My last post was all about the psoas muscle and how it can affect the positioning of your spine and pelvis. Keep in mind that we are trying to assess bone position here, and if you have a lot of padding, don’t let that throw off your evaluation.
You may have discovered you were in a position where the entire spine is against the floor, without the normal lordotic curve of the lumbar spine (the waist area) so that all the way to the tailbone the spine is down but the tailbone itself is off the floor. The hamstrings are nowhere near the floor. If you were to take that spine to quadruped position, it would look like this:
So in this position, let your back relax to the floor.
There! Now just sit there for a while. Let the ribs down too. In the photo I’m keeping my head aligned with my spine, but you can let your head hang down too, so the top of the head is pointing to the floor. Let your internal organs drop forward toward the floor, to sit on the abdominal wall. Ahhhhh. Feels good. Let the tailbone float upwards. Hang out. If the knees are uncomfortable, place some padding beneath them.
If you want to, you can try this: lift the bottom rib in the front of your body down toward the pelvis (or up towards the ceiling – same difference). Try to do this without a lot of muscle. This will re-create the natural curve that should be in your rib cage. But it’s important that you don’t tuck the tailbone back under and round the lower back again.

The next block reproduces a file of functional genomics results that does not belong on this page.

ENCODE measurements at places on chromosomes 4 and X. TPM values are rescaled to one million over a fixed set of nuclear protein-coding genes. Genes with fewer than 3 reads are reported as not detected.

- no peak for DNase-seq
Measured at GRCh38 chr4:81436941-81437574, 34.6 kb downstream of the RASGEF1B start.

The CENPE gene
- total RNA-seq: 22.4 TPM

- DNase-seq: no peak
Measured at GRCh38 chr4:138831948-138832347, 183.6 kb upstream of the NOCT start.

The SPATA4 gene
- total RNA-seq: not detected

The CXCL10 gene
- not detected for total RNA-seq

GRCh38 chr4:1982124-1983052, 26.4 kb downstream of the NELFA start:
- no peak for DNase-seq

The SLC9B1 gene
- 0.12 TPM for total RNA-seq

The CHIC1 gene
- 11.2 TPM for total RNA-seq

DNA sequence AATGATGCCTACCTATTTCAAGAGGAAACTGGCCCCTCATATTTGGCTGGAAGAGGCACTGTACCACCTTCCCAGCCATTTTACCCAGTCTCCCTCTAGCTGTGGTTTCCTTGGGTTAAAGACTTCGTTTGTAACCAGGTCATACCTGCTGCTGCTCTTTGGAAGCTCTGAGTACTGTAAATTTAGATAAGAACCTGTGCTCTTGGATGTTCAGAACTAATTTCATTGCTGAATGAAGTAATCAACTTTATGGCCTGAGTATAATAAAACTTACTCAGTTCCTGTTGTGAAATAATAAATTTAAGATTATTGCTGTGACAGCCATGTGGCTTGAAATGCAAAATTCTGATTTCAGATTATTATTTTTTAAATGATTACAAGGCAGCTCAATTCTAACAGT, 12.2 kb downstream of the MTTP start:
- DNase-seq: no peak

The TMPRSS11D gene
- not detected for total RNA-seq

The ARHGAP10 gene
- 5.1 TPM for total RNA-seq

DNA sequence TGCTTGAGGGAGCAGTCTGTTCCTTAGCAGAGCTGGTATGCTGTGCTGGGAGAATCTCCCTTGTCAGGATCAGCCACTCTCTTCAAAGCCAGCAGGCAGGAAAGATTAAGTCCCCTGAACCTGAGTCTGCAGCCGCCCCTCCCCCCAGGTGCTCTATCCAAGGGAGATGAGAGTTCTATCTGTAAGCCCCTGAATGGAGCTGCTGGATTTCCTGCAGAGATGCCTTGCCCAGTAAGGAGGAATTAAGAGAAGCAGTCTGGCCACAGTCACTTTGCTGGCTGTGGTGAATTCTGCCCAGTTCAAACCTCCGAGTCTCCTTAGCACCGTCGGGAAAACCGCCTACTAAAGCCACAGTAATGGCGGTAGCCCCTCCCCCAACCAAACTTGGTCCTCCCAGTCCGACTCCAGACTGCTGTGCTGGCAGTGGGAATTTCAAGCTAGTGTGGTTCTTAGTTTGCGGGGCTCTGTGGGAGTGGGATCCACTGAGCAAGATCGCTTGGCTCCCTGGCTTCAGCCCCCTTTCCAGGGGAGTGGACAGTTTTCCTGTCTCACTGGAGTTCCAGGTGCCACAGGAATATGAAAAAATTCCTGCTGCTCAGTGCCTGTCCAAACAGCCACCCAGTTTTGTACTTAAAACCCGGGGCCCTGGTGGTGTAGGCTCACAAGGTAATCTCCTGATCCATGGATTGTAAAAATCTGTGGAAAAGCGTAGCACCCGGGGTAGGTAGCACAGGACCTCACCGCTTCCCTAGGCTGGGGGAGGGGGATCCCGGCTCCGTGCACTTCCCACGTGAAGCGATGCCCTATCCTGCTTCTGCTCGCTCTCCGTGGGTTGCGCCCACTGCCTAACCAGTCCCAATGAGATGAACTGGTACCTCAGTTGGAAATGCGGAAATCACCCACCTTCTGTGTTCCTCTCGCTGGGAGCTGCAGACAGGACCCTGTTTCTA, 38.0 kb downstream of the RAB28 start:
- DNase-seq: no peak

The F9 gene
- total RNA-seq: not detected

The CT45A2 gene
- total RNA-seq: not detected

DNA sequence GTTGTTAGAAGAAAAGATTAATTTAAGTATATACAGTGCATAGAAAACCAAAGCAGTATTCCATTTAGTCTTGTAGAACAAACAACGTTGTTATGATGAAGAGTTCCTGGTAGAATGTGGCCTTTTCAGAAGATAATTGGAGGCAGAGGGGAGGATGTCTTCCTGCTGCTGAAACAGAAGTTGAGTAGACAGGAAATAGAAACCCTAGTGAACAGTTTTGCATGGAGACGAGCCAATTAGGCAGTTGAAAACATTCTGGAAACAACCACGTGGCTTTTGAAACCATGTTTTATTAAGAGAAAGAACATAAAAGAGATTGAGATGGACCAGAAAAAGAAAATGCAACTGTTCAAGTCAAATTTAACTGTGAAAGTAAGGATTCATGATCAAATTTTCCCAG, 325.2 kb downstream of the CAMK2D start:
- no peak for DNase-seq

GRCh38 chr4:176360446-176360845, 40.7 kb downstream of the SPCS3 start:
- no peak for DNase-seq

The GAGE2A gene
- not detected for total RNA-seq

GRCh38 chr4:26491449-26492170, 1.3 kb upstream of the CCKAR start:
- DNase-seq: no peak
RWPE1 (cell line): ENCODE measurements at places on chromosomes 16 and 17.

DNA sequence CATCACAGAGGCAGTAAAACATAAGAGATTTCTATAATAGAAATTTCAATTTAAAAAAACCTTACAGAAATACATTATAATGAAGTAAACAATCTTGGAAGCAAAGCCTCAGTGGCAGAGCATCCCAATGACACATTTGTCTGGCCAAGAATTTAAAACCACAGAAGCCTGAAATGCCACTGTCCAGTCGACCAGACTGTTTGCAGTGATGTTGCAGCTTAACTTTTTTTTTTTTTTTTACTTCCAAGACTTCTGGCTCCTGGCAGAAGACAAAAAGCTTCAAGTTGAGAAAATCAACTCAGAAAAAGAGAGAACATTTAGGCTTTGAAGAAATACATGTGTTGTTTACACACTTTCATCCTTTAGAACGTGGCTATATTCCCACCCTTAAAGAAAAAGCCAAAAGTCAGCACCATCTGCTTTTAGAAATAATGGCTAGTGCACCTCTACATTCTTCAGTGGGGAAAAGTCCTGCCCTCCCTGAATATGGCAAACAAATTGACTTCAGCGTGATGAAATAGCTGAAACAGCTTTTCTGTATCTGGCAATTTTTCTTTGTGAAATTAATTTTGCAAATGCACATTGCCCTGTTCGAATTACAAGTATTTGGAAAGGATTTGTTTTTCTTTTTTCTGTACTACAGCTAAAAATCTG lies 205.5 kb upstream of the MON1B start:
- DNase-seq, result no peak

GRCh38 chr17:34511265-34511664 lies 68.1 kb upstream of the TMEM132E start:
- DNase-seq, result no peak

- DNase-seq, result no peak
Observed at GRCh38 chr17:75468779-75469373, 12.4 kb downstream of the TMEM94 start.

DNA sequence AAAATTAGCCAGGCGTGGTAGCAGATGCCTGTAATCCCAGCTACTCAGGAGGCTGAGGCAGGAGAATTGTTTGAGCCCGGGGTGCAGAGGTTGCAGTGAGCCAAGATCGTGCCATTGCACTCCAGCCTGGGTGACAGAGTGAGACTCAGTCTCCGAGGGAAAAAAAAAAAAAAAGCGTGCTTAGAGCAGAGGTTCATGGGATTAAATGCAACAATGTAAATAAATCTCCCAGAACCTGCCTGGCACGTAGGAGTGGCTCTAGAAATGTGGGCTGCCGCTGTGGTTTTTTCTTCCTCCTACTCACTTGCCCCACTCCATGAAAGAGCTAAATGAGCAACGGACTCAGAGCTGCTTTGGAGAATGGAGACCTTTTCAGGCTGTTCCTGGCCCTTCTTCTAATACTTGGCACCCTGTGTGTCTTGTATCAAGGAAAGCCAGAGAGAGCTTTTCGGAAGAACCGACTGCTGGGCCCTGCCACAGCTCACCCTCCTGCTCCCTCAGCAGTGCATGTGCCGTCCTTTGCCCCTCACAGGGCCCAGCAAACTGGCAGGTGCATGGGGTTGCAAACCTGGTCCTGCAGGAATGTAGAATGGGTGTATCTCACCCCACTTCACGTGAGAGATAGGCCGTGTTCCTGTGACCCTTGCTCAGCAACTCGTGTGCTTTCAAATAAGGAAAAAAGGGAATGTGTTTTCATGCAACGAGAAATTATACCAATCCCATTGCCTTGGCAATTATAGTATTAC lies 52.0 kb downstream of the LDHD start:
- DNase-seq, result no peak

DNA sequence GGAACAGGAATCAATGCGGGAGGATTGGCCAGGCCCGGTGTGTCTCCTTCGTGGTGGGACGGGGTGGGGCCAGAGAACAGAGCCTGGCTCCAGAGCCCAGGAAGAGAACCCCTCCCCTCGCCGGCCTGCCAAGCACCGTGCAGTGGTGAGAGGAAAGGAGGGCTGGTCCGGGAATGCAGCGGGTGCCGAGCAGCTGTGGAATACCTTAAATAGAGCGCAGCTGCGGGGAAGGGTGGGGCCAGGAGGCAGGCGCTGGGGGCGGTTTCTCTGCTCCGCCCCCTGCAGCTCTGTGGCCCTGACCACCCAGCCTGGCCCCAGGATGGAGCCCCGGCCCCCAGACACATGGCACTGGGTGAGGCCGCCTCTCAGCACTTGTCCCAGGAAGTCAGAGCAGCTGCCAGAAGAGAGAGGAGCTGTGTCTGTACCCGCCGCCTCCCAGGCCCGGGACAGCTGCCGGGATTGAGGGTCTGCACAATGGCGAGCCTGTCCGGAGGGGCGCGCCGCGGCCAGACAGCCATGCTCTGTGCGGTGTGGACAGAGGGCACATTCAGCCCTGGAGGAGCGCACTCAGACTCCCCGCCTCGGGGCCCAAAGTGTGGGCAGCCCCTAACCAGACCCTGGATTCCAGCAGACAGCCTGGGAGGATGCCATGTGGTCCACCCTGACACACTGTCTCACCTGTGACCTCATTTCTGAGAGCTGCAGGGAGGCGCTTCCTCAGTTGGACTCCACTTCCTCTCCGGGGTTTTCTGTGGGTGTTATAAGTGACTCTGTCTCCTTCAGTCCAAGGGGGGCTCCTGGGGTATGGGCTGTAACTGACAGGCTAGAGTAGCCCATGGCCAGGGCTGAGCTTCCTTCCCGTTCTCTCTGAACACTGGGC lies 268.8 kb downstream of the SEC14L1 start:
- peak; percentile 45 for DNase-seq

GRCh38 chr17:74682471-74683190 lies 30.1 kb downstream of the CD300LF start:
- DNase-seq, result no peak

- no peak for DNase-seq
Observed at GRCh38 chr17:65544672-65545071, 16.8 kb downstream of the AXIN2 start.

With the hips and the knees bent like this, the pelvis does not have any muscular inhibitions to this action, other than the unfamiliarity with having a lumbar curve. Most chronic tail tuckers find this action very strange at first. As well, most people are surprised with how much they have to untuck to gain a neutral pelvis/spine. I suggest doing this beside a mirror. Let your spine go all the way at first. It probably won’t be too far. Once you correct the rib cage position, you won’t look like the old grey mare.
When you go about your daily activities, try to release the spine, sometimes that tail tucking is a habit, albeit one that is unconscious for the most part. If you are standing in a “bad puppy” posture, see if you can allow the tailbone to float back.
If you sit a lot for work (or on a horse), try not to curl the tailbone under and sit on it. This creates a lot of problems, not least of which is related to pelvic floor dysfunction. Your weight should be on the “sit bones” (ischial tuberosities) and tailbone should be floating above the chair seat.
About 100 years ago, before I became a full time Pilates teacher and then a RES™, I rode horses. I was one of those horse crazy girls from a very early age. I distinctly remember seeing a horse on TV before I could speak, and running over to the box and banging on the screen in an attempt to get the horse to come back. For whatever reason, I was passionate about them always!
I finally stopped riding about 7 years ago, as creating a business in the city was taking all my time, and truthfully, owning my own horse was not in the cards, and riding OP’s can be frustrating. I guess I will never realize my Olympic dreams.